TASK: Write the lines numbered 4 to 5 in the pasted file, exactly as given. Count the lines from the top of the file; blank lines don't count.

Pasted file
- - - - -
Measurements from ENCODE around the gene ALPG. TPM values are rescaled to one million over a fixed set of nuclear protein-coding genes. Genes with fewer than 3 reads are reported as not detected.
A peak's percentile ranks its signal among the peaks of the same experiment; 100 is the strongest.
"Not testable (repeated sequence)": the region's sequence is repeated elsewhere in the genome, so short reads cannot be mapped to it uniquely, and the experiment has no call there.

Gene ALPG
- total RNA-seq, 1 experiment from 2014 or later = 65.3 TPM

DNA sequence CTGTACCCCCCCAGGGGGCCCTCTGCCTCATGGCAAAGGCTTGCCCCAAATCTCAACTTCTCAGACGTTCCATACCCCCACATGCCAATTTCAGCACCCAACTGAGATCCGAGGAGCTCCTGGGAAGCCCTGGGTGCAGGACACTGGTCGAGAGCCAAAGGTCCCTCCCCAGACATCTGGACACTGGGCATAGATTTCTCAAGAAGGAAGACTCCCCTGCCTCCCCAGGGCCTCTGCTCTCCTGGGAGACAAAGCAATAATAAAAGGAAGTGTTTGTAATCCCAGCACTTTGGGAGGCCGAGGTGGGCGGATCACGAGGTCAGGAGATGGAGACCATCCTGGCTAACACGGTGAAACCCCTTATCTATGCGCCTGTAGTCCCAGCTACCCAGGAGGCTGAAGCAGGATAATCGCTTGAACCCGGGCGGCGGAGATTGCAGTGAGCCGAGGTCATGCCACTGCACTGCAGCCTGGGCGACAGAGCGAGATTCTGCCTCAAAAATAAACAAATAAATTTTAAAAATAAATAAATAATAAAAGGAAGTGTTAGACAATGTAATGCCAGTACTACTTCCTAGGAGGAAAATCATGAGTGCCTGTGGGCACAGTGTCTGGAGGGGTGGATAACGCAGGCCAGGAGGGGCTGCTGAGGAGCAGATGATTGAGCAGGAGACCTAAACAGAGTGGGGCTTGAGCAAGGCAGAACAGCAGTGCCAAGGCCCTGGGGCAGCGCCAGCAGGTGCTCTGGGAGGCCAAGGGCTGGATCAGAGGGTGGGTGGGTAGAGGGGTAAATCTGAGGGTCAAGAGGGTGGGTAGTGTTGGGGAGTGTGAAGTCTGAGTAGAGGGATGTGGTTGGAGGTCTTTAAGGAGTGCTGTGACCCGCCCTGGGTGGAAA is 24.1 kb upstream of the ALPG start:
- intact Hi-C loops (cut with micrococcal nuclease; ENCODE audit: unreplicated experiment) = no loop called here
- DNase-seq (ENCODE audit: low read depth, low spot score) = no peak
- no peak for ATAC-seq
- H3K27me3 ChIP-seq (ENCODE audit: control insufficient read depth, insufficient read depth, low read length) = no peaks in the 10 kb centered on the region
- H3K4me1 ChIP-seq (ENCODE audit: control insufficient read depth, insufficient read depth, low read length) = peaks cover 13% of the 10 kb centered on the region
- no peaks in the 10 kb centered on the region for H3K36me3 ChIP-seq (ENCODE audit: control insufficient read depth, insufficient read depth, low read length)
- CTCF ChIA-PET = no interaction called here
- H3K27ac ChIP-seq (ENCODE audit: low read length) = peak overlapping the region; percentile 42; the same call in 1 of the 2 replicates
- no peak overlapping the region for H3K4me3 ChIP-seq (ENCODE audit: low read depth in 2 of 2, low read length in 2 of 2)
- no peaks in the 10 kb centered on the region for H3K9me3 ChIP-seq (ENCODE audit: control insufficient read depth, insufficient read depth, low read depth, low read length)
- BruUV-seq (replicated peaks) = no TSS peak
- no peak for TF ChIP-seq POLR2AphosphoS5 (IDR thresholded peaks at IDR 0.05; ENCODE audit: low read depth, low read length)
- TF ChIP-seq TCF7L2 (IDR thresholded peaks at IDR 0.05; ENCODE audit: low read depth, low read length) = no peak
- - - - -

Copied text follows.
Gene ALPG
- total RNA-seq, 1 experiment from 2014 or later = 65.3 TPM